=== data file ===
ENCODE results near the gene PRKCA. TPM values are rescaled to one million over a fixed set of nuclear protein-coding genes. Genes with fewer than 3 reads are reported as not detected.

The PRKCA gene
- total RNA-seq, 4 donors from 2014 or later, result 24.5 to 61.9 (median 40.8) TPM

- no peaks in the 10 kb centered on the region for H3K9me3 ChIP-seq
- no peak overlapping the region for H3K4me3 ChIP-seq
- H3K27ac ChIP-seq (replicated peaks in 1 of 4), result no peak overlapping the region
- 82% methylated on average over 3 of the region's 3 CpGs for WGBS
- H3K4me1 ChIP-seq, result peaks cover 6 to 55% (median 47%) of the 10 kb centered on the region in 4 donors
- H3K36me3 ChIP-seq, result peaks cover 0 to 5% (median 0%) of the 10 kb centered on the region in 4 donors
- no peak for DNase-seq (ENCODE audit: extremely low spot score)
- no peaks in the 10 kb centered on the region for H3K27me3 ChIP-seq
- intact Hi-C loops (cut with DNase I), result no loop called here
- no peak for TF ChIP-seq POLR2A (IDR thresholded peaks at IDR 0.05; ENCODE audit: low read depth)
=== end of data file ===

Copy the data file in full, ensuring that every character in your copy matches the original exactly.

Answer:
ENCODE results near the gene PRKCA. TPM values are rescaled to one million over a fixed set of nuclear protein-coding genes. Genes with fewer than 3 reads are reported as not detected.

The PRKCA gene
- total RNA-seq, 4 donors from 2014 or later, result 24.5 to 61.9 (median 40.8) TPM

- no peaks in the 10 kb centered on the region for H3K9me3 ChIP-seq
- no peak overlapping the region for H3K4me3 ChIP-seq
- H3K27ac ChIP-seq (replicated peaks in 1 of 4), result no peak overlapping the region
- 82% methylated on average over 3 of the region's 3 CpGs for WGBS
- H3K4me1 ChIP-seq, result peaks cover 6 to 55% (median 47%) of the 10 kb centered on the region in 4 donors
- H3K36me3 ChIP-seq, result peaks cover 0 to 5% (median 0%) of the 10 kb centered on the region in 4 donors
- no peak for DNase-seq (ENCODE audit: extremely low spot score)
- no peaks in the 10 kb centered on the region for H3K27me3 ChIP-seq
- intact Hi-C loops (cut with DNase I), result no loop called here
- no peak for TF ChIP-seq POLR2A (IDR thresholded peaks at IDR 0.05; ENCODE audit: low read depth)